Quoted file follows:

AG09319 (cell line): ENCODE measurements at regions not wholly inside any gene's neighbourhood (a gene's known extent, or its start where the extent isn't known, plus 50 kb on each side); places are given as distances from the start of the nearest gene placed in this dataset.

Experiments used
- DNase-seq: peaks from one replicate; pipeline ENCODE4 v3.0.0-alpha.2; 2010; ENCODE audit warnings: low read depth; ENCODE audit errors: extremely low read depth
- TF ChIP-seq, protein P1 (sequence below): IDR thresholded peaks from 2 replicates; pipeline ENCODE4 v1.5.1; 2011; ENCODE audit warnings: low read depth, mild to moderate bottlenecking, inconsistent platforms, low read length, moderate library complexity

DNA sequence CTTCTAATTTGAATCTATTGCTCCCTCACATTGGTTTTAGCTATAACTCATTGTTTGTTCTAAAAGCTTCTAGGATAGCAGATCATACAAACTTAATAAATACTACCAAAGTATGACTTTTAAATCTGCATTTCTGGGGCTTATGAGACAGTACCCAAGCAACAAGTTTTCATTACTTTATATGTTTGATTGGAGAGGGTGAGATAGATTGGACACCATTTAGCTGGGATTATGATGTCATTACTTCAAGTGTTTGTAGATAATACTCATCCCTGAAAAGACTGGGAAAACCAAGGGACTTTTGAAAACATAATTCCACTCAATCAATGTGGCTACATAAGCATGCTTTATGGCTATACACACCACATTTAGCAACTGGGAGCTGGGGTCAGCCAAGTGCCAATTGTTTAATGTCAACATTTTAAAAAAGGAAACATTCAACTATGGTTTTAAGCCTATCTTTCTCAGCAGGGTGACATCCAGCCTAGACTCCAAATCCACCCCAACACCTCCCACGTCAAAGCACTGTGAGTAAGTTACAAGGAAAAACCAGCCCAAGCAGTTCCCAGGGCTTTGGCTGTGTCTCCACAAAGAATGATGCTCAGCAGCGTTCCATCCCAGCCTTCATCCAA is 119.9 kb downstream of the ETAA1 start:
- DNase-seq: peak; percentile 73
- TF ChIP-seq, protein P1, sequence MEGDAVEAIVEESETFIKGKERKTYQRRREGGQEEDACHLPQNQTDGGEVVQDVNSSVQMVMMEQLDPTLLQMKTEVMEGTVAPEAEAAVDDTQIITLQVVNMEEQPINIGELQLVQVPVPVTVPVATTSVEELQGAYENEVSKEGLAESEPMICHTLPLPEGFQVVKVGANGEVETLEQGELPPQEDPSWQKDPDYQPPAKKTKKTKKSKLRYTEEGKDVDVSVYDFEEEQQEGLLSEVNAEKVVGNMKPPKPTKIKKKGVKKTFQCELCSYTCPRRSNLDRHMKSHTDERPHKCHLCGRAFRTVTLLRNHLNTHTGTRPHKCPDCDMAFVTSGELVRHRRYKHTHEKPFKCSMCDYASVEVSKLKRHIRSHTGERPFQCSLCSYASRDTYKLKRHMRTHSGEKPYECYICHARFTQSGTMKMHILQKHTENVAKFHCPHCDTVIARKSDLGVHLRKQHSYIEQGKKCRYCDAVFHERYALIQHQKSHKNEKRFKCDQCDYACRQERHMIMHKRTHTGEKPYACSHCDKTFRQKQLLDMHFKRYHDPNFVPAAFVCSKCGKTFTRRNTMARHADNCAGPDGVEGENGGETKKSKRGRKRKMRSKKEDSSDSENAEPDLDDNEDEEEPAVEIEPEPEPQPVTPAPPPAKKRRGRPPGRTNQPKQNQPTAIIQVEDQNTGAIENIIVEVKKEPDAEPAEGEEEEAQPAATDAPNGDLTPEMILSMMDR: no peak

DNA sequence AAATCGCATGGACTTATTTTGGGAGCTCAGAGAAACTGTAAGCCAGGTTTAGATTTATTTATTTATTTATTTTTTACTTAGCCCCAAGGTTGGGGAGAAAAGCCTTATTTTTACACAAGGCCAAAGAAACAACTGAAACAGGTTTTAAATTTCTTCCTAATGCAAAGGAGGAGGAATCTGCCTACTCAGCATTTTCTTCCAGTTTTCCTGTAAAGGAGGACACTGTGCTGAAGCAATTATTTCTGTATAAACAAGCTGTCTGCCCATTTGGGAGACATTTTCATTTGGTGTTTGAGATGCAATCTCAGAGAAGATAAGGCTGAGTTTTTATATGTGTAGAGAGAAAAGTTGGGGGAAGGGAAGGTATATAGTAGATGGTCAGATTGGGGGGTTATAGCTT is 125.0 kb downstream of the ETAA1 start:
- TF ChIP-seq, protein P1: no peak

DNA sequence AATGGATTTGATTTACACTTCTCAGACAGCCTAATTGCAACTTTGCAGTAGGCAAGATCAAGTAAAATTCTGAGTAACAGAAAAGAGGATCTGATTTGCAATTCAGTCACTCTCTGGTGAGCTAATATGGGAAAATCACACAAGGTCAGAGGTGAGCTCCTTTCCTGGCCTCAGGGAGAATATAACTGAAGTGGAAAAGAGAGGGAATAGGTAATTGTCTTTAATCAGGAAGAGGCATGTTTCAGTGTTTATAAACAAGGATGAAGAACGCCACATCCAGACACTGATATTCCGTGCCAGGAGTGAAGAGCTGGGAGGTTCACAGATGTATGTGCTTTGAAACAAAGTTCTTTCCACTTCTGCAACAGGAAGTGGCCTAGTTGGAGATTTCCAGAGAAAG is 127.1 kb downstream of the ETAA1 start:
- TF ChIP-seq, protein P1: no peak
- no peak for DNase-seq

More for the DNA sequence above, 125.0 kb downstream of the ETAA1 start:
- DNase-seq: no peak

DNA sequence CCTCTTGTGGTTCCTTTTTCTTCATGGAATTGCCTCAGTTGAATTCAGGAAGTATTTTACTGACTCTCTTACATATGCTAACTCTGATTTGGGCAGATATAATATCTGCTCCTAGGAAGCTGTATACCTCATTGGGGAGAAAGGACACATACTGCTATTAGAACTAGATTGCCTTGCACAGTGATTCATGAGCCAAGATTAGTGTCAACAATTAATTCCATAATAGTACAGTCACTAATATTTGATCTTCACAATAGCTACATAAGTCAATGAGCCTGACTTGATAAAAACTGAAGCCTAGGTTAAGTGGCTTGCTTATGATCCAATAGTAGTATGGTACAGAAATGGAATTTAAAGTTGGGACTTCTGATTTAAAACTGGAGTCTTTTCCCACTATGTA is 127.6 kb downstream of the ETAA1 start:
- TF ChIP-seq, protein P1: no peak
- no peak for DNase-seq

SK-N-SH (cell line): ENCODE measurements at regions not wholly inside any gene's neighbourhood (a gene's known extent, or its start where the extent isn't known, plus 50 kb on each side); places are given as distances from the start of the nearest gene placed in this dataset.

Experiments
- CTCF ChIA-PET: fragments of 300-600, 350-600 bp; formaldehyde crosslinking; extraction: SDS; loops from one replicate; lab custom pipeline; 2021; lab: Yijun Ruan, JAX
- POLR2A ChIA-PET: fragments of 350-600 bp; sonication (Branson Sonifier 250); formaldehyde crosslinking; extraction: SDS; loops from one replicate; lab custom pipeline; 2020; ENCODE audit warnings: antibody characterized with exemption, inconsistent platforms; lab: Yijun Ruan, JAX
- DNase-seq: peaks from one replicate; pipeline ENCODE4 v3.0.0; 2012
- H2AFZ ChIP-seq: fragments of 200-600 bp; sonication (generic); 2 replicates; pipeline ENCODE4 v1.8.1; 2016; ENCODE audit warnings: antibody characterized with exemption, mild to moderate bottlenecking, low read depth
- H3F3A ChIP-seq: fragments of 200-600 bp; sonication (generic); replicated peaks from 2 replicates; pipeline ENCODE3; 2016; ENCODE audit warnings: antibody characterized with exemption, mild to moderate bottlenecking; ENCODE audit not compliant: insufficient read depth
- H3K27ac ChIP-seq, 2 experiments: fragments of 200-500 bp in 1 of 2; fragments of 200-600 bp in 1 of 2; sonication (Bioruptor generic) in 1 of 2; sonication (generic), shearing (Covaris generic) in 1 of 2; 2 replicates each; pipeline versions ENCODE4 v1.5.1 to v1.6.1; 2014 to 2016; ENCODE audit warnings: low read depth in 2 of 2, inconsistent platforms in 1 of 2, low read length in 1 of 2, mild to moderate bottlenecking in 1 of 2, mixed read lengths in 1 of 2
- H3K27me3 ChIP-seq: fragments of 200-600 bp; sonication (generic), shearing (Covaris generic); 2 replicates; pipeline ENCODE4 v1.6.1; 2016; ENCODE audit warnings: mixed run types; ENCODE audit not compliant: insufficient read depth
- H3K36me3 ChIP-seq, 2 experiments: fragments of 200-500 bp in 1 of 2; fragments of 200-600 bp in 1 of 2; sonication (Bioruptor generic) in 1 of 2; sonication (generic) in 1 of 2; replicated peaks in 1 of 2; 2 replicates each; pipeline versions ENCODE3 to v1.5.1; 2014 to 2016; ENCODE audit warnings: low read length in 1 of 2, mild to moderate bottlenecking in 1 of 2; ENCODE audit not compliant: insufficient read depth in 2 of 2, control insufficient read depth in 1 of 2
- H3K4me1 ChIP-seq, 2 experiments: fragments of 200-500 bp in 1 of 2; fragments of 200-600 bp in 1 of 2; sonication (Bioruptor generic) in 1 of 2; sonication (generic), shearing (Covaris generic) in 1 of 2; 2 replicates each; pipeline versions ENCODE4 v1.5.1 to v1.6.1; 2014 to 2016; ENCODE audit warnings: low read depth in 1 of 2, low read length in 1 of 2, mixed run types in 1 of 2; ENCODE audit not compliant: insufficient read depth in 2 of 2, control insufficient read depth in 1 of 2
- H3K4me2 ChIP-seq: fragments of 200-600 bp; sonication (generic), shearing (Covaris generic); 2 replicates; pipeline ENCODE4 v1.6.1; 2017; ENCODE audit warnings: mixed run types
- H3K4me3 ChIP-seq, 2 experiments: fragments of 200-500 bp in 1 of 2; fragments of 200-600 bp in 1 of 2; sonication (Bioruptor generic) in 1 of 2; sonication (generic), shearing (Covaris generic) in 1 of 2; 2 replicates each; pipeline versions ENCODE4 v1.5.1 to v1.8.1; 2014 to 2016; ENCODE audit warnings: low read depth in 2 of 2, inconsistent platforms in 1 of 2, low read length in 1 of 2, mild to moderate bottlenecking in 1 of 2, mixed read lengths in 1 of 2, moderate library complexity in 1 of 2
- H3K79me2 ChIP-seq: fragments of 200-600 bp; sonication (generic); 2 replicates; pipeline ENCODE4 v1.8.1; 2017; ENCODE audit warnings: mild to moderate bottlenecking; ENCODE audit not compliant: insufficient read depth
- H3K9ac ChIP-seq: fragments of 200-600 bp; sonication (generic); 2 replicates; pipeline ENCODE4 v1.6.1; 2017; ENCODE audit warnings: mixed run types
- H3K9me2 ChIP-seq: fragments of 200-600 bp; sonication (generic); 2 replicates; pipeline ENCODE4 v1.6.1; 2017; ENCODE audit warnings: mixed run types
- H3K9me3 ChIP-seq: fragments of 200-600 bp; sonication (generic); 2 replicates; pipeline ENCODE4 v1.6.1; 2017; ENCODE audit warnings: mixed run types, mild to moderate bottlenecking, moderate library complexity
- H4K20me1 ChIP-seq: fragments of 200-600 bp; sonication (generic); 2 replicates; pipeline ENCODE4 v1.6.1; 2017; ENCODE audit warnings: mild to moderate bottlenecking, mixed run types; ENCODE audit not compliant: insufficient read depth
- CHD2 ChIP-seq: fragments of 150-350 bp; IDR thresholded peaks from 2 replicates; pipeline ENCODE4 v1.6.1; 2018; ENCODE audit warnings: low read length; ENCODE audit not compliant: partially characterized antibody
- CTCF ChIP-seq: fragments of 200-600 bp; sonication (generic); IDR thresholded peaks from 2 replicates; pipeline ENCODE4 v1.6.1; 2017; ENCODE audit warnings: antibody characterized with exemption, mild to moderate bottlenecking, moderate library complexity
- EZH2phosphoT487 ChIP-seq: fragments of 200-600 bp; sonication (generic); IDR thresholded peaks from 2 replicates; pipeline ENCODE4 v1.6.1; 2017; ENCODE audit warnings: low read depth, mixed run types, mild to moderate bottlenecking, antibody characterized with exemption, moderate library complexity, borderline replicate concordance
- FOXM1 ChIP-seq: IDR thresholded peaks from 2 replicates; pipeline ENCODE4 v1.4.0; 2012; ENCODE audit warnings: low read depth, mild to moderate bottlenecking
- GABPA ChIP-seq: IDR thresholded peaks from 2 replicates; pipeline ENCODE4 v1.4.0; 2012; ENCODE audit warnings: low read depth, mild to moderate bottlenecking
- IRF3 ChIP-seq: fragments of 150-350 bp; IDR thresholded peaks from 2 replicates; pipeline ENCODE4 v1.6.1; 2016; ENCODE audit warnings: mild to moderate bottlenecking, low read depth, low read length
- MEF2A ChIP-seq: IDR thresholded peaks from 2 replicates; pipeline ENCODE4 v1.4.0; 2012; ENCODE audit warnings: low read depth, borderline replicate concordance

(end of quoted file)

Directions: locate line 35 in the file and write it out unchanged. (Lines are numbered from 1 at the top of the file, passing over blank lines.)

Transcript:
- H4K20me1 ChIP-seq: fragments of 200-600 bp; sonication (generic); 2 replicates; pipeline ENCODE4 v1.6.1; 2017; ENCODE audit warnings: mild to moderate bottlenecking, mixed run types; ENCODE audit not compliant: insufficient read depth